Fourth generation (4G) cell phones (so-called "smartphones") promise to provide rich-content internet access through improved connectivity and seamless roaming. Convenient true Web access will mean that it's no longer necessary to create lo-fi versions of websites. On the other hand, the cell phone interface favors a different way of surfing, where users have access to widgets and aggregated content through a single application. Typing in URLs or performing searches is less convenient on a phone, so sites will have to optimize themselves to either appear in popular aggregation hubs, or bundled with applications that perform a service.
Next Generation Localization
4G networks also herald the next step in localized searches. A mix of GPS functionality, street level imaging and records of physical addresses will lead to what experts have called "augmented reality." You'll be able to look through your phone's camera to not only see whatever the lens is pointing at, but the web addresses, contact information and other online information associated with whatever you see. There are already some primitive applications that do this, and in time this will become a routine way of meshing the Web with everyday life. Businesses will need to find some way to stand out in the barrage of information, particularly in dense urban areas.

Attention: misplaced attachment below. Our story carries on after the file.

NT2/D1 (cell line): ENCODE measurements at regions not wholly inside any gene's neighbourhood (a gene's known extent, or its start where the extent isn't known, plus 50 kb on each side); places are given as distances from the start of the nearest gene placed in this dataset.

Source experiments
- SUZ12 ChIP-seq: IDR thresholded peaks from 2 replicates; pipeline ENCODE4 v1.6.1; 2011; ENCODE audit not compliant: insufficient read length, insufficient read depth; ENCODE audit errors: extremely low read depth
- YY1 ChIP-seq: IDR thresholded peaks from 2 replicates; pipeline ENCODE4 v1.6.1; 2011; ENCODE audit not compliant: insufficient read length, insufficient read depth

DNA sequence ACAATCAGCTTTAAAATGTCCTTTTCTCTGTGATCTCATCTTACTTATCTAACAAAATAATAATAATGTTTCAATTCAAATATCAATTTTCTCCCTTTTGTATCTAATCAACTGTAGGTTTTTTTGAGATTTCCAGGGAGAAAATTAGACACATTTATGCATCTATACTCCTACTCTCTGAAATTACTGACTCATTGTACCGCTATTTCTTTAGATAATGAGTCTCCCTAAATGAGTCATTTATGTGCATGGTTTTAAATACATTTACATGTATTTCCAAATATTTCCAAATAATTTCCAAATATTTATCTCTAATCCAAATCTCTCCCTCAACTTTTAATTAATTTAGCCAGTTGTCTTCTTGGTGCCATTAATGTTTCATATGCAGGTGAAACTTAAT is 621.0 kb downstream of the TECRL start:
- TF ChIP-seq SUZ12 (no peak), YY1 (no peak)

The Real Time Web
Twitter provided the first taste of the real time public Web. SMS broadcasting and services like Google Wave will finish the job, providing up to the second information on popular sites and trends. Google has already listed real time search updates as an objective. As a result, future website promotions will have to be far more dynamic than they currently are. SEO experts will need to provide a stream of regular content and buzz to keep sites in the evolving conversation.
Web semantics (the relationship between words and their meanings) is in its infancy. The ultimate goal is a search engine that not only indexes data, but actually understands what it is, at least in relation to search queries. As search engines improve title tags and other coding signals (meta data, CSS structure) will be less important than the overall "tone" of the content -- whether it seems to have a strong or weak relationship with its target search term. Search engines will understand synonyms and slang better. This puts the focus back on content over coding.
Mashups (user generated combinations) of sites and services are currently delivered in a "top down" fashion via applications and social bookmarking sites such as Digg. Eventually one or more generalized applications will evolve that not only make it easy for the average person to mash up content, but may even automate the process based on the user's search history. To get noticed, sites will have to find synergy with others to form vertical communities.